Fighting Force 64
If you were (or still are) a fan of Streets of Rage or Final Fight from the olden days of gaming, then Fighting Force 64 from Core and Eidos is right up your butt-kicking alley. Some of you might remember a PlayStation version which came out not too long ago. Well, the N64 is pretty much a twin except on cart instead of CD.
The main difference between this N64 version and its PlayStation cousin are graphics. Using the N64's built-in effects, the Fighting Force team is giving nearly everything in the game. Also, explosions and other such effects will be anti-aliased.
On top of the graphics, the gameplay is being tweaked. Fighting Force 64 uses the Al from the Japanese PlayStation release due to its later release. Since the Fighting Force team had more time to work on the gameplay in the Japanese version, they are basically happier with it. There are less savepoints in the N64 version as well. What all of this contributes to is a far more challenging game. The PlayStation version suffered from being far too easy.
For those of you not familiar with Fighting Force, the game is basically a one- or two-player beat-'em-up like Final Fight except in 3D. Marc Silvestri of Top Cow Productions (co-producer of the comics The Darkness and Witchblade, among others) was approached to design the game's characters and give them personalities. With his years in the comic book industry, working for Marvel comics, starting Image comics and now working with Top Cow, Silvestri has the experience to design some kick-ass characters.
Fighting Force 64's story line sounds a lot like a comic book: A madman with a lot of money and power by the name of Dr. Zeng predicts the end of the world, while his followers wait for his prediction to come true. It doesn't, so Dr. Z decides to make it happen himself with a little help from some biochemicals. A couple of for-hire do-gooders hear about it, employ two of their friends and the world-saving adventure starts.
Each of the game's four main characters (two bulky males and two voluptuous females) has his/her own unique punches, kicks, slides and rolls along with special moves. You can also pick up objects and weapons to use against Dr. Z's goons. Enemies are standard stock but are generally pretty smart, often blocking and moving out of the way when you attack. The game's 22 levels take you to city streets, subways, up into buildings, onto aircraft and eventually to Dr. Z's secret hideout where the final confrontation takes place.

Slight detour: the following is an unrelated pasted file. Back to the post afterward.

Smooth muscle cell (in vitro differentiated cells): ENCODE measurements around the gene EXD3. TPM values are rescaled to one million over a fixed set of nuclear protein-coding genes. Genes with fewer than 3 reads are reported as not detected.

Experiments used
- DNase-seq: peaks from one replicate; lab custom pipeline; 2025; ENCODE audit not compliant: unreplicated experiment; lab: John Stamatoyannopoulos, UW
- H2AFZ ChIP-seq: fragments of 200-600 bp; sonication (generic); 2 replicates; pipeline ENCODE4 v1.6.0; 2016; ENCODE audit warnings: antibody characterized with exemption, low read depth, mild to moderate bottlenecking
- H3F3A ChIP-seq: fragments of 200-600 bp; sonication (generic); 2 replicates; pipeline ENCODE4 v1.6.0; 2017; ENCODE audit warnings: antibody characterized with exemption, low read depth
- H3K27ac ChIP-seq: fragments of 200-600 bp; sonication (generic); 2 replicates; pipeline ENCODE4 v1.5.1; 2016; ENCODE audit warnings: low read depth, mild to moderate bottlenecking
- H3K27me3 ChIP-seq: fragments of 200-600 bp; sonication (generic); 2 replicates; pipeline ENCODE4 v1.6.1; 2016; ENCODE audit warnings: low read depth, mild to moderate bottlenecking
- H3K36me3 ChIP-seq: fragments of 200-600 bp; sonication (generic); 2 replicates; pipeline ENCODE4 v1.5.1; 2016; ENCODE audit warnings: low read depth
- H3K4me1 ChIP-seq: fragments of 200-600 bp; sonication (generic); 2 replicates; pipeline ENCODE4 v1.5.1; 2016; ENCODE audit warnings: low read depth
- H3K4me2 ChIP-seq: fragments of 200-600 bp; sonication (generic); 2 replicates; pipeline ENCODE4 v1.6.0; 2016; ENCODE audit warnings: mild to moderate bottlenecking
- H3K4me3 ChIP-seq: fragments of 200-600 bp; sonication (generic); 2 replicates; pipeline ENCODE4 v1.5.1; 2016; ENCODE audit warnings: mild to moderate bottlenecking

Download Fighting Force 64
Fast, furious, fist-flying fun is headed for the N64 with Fighting Force, a game which already ranks as a proven PlayStation beat-em-up. N64 players will now be able to enjoy the same pugilistic pleasures in one-player or two-player-cooperative combat that pits you against endless waves of thugs and goons on 25 ultra-detailed 3D stages. You choose from four fighters, each with specific moves and combos, and pick up dozens of weapons throughout the game to help you fight your way to the end.
Fighting Force puts up its dukes again, this time on the Nintendo 64. However, if you've played this old-school beat-em-up on the PlayStation (think Streets of Rage in 3D), you won't be impressed.
Although the game looks better on the N64, it still has some very PlayStation-esque problems like poor camera angles and cheap-hit enemies. The action is simple button-mashing fare that gets completely dull after a few levels. In addition to your fists, you'll find a few other weapons, such as bottles, bazookas, handguns, and pipes. The won't make much of a difference, though, as each can be used only for a limited time, and the waves of enemies the game throws at you are relentless.
As for features, FF's sound puts up a brave front with clear grunts and groans, but not much else, while the graphics offer solid but bland 3D landscapes and bad guys.The nasty camera angles hurt this game the most as they swing around the screen from side to side, pinning your character against the wall in some cases. Even though you can play as two tough guys or two pugilistic chicks, FFs still not nearly as fun as Streets of Rage was on the Genesis.
Although it tries to talk the talk, you won't feel like putting up much of a fight with Fighting Force--unless you enjoy mindless, repetitive brawlers. Save your money for tastier fare, like Zelda.
- When the going gets tough, use your sweep move to clear out a rat-pack of enemies-but make sure you have the health to spare (this tactic uses energy from your health bar).
- Beware when using Smasher He's tough, but very slow and hard to handle. Use him in the two-player slugfest, but not in the regular game.
- Don't pick up Items when enemies are near, or you'll get whupped on In the process.
- Everything is destructible. Destroy hot dog stands, soda machines, fire extinguishers, or anything else that stands in your way to score bonuses and power-ups.
Get ready for a street brawler with hard-hitting fists, flying kicks, and objects of destruction-- the 64-bit conversion of the fighting fave from Eidos. You'll have four characters at your disposal, along with plenty of combo smashers, as you battle ruthless thugs who are out to rule the world. Interactive objects such as cars and walls can be mashed to a pulp, while weapons ranging from crowbars to broken bottles can be manhandled to suit your combat needs. The action in this preview disc was plentiful, though the disc had no soundtrack and minimal sound effects. This game will definitely appeal to your inner pugilist, but will it be a Force to be reckoned with at its release?